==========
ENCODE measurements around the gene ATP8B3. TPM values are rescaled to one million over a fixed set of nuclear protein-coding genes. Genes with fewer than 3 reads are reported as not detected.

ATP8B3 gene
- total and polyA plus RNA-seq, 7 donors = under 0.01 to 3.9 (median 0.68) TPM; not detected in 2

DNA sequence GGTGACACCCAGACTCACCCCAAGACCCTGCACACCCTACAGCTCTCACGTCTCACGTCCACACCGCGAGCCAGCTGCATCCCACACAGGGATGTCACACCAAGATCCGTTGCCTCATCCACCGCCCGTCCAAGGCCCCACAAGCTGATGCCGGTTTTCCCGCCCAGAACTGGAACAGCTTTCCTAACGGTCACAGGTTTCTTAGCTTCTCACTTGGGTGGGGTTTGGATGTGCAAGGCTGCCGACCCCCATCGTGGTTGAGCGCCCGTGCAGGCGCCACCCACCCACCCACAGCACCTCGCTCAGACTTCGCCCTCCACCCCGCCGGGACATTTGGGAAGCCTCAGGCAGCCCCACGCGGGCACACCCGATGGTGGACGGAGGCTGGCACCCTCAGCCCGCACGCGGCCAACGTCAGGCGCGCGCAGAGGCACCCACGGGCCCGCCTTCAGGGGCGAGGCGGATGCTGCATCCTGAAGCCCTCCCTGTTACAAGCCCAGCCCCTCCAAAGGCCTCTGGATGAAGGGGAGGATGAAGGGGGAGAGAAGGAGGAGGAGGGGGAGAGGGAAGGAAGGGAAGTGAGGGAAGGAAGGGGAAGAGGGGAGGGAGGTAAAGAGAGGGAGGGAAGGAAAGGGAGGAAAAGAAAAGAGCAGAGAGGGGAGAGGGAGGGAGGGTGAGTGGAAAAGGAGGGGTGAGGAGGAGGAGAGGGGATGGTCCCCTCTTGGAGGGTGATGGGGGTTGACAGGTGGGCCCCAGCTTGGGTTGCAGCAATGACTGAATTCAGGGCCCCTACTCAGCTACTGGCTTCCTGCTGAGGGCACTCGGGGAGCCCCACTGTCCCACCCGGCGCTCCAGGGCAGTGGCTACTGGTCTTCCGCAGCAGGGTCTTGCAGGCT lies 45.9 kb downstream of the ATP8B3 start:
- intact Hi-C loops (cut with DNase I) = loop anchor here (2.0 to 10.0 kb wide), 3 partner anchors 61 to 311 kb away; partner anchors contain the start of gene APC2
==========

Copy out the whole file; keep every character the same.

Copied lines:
ENCODE measurements around the gene ATP8B3. TPM values are rescaled to one million over a fixed set of nuclear protein-coding genes. Genes with fewer than 3 reads are reported as not detected.

ATP8B3 gene
- total and polyA plus RNA-seq, 7 donors = under 0.01 to 3.9 (median 0.68) TPM; not detected in 2

DNA sequence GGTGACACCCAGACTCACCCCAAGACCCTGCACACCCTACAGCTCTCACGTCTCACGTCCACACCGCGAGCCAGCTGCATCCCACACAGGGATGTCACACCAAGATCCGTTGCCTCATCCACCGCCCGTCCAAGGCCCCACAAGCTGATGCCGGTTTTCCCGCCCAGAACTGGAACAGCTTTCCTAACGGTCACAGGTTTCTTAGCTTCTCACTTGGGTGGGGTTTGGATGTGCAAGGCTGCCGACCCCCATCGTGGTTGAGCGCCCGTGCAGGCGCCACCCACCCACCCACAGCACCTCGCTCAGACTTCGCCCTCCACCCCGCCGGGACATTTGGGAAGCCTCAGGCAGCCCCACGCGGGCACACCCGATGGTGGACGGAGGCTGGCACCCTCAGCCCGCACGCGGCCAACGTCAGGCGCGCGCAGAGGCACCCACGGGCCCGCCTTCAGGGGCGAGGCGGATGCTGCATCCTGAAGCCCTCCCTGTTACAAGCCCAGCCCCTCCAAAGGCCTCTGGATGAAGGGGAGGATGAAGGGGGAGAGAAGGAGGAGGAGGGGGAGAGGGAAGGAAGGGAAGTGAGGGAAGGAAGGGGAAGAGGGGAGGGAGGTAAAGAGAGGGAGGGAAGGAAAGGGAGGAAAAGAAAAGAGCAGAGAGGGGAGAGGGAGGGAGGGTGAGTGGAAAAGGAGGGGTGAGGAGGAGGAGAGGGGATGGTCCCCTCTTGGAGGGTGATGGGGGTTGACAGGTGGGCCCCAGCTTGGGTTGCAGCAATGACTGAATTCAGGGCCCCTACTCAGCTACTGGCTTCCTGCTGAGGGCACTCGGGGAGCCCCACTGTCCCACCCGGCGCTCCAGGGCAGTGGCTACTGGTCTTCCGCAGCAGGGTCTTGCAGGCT lies 45.9 kb downstream of the ATP8B3 start:
- intact Hi-C loops (cut with DNase I) = loop anchor here (2.0 to 10.0 kb wide), 3 partner anchors 61 to 311 kb away; partner anchors contain the start of gene APC2